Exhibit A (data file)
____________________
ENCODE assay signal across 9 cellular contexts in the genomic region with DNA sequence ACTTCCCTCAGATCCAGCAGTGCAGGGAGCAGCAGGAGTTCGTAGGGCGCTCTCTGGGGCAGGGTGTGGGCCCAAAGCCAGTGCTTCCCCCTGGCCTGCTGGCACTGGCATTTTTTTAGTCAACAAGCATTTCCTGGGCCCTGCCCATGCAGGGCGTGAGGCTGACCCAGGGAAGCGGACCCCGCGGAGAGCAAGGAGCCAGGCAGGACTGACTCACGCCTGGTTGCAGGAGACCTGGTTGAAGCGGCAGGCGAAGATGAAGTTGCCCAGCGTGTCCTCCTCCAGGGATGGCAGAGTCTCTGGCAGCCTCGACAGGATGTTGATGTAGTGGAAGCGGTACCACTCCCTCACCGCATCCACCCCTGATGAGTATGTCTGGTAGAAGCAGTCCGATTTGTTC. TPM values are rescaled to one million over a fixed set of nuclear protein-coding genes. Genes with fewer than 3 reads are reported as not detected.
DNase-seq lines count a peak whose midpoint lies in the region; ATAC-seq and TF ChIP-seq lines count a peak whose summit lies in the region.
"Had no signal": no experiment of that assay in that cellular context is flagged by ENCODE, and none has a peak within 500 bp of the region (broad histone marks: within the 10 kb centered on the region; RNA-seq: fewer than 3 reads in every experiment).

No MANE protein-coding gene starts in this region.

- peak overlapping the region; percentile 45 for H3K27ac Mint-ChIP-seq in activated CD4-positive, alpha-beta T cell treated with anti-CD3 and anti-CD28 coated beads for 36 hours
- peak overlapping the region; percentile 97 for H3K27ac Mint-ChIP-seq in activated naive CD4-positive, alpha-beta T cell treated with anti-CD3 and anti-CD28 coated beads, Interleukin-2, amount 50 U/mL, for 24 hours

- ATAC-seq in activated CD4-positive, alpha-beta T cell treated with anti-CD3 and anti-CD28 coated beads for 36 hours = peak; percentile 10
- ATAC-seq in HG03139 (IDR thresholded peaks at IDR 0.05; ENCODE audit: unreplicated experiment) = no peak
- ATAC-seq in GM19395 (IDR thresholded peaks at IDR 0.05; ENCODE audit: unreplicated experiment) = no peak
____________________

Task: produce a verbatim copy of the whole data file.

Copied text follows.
ENCODE assay signal across 9 cellular contexts in the genomic region with DNA sequence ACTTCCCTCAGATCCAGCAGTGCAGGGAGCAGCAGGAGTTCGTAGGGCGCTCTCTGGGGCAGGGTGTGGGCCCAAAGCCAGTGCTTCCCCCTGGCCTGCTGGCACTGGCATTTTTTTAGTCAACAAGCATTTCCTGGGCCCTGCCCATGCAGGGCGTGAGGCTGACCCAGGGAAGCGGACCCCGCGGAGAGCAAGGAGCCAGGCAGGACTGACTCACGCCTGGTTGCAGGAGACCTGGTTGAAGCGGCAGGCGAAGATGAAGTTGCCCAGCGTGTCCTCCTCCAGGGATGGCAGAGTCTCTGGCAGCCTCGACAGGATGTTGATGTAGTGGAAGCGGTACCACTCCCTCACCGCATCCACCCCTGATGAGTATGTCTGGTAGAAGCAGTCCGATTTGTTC. TPM values are rescaled to one million over a fixed set of nuclear protein-coding genes. Genes with fewer than 3 reads are reported as not detected.
DNase-seq lines count a peak whose midpoint lies in the region; ATAC-seq and TF ChIP-seq lines count a peak whose summit lies in the region.
"Had no signal": no experiment of that assay in that cellular context is flagged by ENCODE, and none has a peak within 500 bp of the region (broad histone marks: within the 10 kb centered on the region; RNA-seq: fewer than 3 reads in every experiment).

No MANE protein-coding gene starts in this region.

- peak overlapping the region; percentile 45 for H3K27ac Mint-ChIP-seq in activated CD4-positive, alpha-beta T cell treated with anti-CD3 and anti-CD28 coated beads for 36 hours
- peak overlapping the region; percentile 97 for H3K27ac Mint-ChIP-seq in activated naive CD4-positive, alpha-beta T cell treated with anti-CD3 and anti-CD28 coated beads, Interleukin-2, amount 50 U/mL, for 24 hours

- ATAC-seq in activated CD4-positive, alpha-beta T cell treated with anti-CD3 and anti-CD28 coated beads for 36 hours = peak; percentile 10
- ATAC-seq in HG03139 (IDR thresholded peaks at IDR 0.05; ENCODE audit: unreplicated experiment) = no peak
- ATAC-seq in GM19395 (IDR thresholded peaks at IDR 0.05; ENCODE audit: unreplicated experiment) = no peak